Reliable wastewater treatment is necessary to protect water sources and ensure the long-term stability of the environment. Conventional wastewater treatment throughout the industrialized world requires significant energy input to produce an effluent that can be discharged to the environment. In fact, according to the U.S. Environmental Protection Agency, more than 3 percent of all electricity used in the U.S. is to treat water and wastewater. When considering that the U.S. consumed 3,886 billion kilowatt hours in 2014, the amount of electricity expended during wastewater treatment is astonishing.

Not all aspects of wastewater treatment are energy intensive. Plants equipped with anaerobic digestion (AD) have the ability to produce energy. The anaerobic bugs, which thrive in an AD system, break down organic material and convert it to biogas. Biogas is rich in methane and can be converted to renewable energy.

For Sept. 2015 Municipal Insider

An added organic waste stream (such as raw food waste) is needed to achieve codigestion. Photos courtesy of GE Water & Process Technologies

In wastewater treatment plants, this organic material is the indigenous sludge in the raw wastewater and is also generated through the overall treatment process. In practice, anaerobically digesting the sludge and converting the biogas to electricity with combined heat and power (CHP) units only cover a portion of the plants’ parasitic load.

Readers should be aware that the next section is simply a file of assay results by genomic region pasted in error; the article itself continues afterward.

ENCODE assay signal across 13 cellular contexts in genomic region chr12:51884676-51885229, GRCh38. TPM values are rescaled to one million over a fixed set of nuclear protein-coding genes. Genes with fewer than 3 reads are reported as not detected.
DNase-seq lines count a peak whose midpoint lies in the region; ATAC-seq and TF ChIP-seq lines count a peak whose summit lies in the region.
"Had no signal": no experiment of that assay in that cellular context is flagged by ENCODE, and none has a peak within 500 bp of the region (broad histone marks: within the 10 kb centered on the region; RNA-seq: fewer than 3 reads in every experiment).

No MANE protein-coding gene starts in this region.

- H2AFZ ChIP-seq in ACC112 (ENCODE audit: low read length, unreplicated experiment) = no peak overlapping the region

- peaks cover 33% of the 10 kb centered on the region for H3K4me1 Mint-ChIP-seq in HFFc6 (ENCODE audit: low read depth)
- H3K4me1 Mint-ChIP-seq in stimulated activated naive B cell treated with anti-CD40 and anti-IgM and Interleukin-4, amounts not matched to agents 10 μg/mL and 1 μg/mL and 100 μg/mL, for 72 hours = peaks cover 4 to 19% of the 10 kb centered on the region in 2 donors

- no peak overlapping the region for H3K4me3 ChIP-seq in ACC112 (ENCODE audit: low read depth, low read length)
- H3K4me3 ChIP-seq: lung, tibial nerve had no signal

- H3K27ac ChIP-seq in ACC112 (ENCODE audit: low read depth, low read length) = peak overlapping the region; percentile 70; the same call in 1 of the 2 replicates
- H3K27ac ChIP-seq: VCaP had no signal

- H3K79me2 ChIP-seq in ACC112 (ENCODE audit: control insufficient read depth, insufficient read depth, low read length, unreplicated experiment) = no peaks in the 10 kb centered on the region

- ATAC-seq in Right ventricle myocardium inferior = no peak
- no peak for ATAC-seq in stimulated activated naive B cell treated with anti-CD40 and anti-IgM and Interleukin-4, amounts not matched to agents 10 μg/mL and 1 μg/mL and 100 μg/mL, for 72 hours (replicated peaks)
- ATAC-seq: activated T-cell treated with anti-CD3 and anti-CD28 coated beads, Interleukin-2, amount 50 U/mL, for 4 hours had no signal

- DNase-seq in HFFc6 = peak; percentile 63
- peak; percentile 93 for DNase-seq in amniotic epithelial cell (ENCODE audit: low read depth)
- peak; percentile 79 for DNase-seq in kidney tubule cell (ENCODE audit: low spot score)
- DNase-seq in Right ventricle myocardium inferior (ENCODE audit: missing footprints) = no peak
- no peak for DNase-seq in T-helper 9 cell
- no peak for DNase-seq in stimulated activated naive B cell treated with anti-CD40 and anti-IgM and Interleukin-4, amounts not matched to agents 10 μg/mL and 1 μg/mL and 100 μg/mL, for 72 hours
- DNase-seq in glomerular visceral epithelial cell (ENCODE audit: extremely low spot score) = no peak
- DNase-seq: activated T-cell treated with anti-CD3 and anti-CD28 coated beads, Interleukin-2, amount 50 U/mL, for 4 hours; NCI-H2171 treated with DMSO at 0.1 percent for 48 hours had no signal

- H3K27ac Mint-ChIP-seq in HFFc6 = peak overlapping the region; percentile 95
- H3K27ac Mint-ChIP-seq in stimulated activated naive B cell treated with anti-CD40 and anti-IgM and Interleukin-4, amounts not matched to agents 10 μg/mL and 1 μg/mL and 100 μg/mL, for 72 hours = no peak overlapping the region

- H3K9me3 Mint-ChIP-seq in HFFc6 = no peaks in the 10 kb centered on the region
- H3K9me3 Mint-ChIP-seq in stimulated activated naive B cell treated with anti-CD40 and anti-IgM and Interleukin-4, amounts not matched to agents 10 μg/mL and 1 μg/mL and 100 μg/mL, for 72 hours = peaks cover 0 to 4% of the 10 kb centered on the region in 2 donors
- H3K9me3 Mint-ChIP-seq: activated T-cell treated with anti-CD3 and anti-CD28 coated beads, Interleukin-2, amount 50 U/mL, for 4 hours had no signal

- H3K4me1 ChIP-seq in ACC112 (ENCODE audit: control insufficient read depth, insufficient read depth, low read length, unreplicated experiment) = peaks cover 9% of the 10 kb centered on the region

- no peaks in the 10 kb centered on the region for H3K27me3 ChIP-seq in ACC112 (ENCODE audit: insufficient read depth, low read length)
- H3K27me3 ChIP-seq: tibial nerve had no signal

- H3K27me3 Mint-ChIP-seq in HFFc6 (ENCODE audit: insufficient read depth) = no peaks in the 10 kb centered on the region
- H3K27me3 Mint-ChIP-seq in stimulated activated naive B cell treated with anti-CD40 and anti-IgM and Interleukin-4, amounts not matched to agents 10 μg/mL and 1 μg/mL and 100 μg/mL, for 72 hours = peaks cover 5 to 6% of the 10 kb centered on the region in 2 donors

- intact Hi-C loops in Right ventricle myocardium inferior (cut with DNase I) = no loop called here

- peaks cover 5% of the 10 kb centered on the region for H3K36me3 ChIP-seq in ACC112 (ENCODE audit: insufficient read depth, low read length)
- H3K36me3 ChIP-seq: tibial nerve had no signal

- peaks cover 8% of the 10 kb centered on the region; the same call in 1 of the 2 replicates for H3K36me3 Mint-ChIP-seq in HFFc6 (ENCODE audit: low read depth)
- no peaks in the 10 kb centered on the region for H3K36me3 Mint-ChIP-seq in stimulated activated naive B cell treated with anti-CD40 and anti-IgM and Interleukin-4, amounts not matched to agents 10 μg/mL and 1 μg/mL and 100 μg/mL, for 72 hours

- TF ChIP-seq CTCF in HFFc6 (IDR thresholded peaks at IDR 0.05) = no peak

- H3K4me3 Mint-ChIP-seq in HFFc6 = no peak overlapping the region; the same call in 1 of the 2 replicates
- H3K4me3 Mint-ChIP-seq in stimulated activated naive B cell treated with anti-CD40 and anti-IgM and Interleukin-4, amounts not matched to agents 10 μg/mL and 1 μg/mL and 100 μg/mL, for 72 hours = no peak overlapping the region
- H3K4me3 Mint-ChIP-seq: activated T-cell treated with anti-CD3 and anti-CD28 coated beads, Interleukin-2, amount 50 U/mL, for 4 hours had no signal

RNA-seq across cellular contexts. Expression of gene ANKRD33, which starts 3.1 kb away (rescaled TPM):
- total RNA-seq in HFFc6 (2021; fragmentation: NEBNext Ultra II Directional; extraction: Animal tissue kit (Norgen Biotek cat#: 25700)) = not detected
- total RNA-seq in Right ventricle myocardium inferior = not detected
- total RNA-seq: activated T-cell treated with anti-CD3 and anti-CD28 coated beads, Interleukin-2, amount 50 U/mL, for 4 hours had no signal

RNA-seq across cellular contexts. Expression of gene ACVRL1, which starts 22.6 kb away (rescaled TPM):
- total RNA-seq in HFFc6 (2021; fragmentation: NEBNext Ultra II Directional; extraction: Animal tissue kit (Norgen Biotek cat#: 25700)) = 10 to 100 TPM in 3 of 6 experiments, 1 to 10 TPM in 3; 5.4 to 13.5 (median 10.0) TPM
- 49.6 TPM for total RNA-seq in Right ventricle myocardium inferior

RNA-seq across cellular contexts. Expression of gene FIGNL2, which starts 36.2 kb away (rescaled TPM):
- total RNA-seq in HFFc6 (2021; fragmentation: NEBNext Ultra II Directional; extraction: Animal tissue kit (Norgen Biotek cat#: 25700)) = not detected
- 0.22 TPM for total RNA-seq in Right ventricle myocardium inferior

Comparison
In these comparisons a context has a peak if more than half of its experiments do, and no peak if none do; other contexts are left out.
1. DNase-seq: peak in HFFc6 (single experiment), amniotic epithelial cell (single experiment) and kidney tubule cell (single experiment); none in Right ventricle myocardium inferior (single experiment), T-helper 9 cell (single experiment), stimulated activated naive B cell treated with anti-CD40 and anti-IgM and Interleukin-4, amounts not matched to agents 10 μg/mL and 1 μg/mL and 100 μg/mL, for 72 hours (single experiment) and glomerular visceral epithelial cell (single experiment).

With sustained, global energy conservation concerns, greenhouse gas emission reductions and the need for long-term energy certainty, wastewater authorities are implementing energy-neutral operation practices. Typically, this would include optimizing equipment and process operations to minimize energy requirements. A growing number of plants, however, are implementing CHP’s to produce electricity and also looking for ways to increase biogas production. A prime strategy for this is codigestion.

Implementing codigestion, not just biology

The premise of codigestion is simple: Digest multiple organic materials within the same digester. Sounds easy enough since AD is a natural process. The “bugs” do all the work and are not selective. If the material is organic, they will eat it. However, challenges are involved in codigestion concerning materials handling and integration. Anaerobic digesters at municipal wastewater treatment plants were designed to digest sludge, while being able to add other material, for example, food scraps from a kitchen table were not thought of originally.

The first challenge when implementing a codigestion system is determining what organic materials are available in a reasonable catchment area. Understanding the amount of material and the type is important. These impact the following:

  • Selecting the equipment added to receive the materials
  • The applicability of the existing digester infrastructure to handle the material blend
  • Handling the resultant biosolids
  • Digester loading rate design, feeding regime and operational stability

Once the available organic material is understood, assessing how much of the material can be added is next. If the plant is operating at a much lower than designed capacity, chances are surplus digester volume is present. Plants that are capacity limited, however, may need to implement advanced digestion processes for sludge — such as biological or thermal hydrolysis — to free up capacity or add digester volume.